My advice has always been to get a dumb TV and a smart box to plug into it. Smart services will inevitably suffer code rot or be deliberately made obsolete in which case it's a lot cheaper to replace a box than a TV.

      This move by Comcast shouldn't be the death of set-top boxes, it's just going to allow consolidation of multiple services into one box.

    2. Dan 55 Silver badge

      Re: The cable companies had already been trying to push this "app" model

      For some reason big monopolies always have a few projects in the drawer that they can pull out in the event that the regulator starts making things uncomfortable for them or the smaller competition comes up with something cool, but they will never bring it out unless forced to.

    3. Alan Edwards

      Re: The cable companies had already been trying to push this "app" model

      Yep, agreed. Most of the apps on my Sony TV and Blu-Ray are already abandoned.

      What you really want to do is move the app to an external box that just pipes video and audio to the display and audio equipment :-)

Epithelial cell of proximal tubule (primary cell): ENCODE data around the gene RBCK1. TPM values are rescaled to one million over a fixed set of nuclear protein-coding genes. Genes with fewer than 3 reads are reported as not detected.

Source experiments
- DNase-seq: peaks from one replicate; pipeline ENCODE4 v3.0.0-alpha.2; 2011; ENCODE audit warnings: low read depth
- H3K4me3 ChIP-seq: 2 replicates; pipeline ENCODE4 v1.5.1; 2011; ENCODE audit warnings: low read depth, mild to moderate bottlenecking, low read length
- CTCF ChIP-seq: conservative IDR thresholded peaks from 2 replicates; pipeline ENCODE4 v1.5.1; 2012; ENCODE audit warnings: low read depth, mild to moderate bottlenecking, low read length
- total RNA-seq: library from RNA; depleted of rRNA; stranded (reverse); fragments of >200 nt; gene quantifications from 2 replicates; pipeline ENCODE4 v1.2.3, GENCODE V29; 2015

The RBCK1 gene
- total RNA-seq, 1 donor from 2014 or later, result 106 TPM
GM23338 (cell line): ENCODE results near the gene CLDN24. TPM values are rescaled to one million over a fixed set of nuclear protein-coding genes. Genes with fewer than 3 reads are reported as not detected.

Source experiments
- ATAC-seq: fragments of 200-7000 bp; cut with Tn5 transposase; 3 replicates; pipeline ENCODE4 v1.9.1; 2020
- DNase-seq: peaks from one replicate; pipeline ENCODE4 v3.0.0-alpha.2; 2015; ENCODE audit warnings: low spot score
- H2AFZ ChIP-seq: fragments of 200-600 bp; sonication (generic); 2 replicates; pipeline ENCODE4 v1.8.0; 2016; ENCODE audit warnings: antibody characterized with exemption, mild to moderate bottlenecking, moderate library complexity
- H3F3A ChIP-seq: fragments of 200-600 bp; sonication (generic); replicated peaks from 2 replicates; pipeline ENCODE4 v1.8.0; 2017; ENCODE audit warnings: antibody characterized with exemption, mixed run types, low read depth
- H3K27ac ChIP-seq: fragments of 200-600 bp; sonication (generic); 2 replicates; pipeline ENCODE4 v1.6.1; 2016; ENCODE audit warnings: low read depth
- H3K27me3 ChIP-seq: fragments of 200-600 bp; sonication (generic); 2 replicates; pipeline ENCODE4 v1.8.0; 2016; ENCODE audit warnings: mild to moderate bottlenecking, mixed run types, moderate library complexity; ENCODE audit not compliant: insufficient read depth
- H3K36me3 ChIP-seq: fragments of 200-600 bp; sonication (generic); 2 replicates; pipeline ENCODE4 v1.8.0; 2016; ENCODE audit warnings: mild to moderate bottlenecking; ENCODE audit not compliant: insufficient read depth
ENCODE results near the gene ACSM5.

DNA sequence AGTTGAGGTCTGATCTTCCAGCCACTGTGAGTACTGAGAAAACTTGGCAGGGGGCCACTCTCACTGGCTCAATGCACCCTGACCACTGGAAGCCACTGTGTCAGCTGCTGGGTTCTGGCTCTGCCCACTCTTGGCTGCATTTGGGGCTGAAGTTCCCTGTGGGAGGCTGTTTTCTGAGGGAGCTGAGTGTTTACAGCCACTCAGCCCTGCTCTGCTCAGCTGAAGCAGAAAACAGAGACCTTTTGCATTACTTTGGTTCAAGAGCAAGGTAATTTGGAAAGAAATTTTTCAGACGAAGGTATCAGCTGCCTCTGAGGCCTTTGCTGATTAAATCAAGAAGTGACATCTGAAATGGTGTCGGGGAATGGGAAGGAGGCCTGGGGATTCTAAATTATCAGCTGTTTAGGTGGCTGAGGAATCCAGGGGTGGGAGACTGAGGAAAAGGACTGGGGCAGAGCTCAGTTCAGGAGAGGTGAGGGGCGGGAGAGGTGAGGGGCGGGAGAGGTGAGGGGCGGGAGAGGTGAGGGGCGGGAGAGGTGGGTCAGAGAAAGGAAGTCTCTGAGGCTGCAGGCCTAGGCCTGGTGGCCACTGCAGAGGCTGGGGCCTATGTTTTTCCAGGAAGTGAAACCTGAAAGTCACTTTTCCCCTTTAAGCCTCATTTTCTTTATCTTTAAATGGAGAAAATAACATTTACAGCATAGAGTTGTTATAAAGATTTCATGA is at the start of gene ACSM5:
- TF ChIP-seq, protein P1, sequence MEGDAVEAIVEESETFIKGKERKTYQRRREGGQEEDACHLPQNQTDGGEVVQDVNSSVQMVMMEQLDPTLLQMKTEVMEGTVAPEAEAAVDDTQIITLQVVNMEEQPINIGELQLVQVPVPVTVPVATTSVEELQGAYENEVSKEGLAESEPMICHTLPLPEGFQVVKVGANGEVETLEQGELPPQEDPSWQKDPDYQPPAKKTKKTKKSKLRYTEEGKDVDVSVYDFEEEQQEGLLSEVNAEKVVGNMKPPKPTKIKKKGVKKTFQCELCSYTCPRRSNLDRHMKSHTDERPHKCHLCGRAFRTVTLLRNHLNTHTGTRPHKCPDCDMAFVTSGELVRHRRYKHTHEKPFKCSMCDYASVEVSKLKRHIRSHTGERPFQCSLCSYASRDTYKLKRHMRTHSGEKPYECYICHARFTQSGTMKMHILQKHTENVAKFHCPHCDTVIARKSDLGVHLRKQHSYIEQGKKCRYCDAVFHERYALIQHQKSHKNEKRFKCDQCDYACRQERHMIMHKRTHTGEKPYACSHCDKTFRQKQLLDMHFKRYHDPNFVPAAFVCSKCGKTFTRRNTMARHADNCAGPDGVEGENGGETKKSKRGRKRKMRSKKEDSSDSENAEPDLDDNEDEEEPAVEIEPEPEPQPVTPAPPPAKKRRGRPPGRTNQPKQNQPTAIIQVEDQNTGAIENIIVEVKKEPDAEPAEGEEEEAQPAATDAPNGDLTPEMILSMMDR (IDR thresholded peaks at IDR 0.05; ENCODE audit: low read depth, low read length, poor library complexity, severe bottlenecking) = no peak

To be fair, that external box could be a Roku or HTPC that also runs Plex, NetFlix, Amazon etc.

    4. onefastskater

      Re: The cable companies had already been trying to push this "app" model

      Where's the DVR? It's racked and stacked in a Comcast data center and the app simply provides a UI. You will still be locked in.

  4. Anonymous Coward
    Anonymous Coward

    HTML5?

    Let me guess, they're using the new HTML5 EME DRM in a totally nonstandard manner?

    1. Anonymous Coward
      Meh

      Re: HTML5?

      Downvoted for implying that there are legitimate uses for DRM? Let me rephrase that: Comcast is only embracing HTML5 video now that it's been thoroughly undermined by this EME bullshit.

  5. Charles 9 Silver badge

    What about the move to switch off the analog channels, which came several months BEFORE the FCC brouhaha?

    1. largefile

      Analog TV via cable is a waste of bandwidth.

      I wish the cable companies had dumped analog completely 10 years ago with about a 12:1 data use ratio analog is a big waste of bandwidth. Sadly, most of the recovered bandwidth goes into providing more channels we don't need rather than less compression. In either case...analog is a waste of space.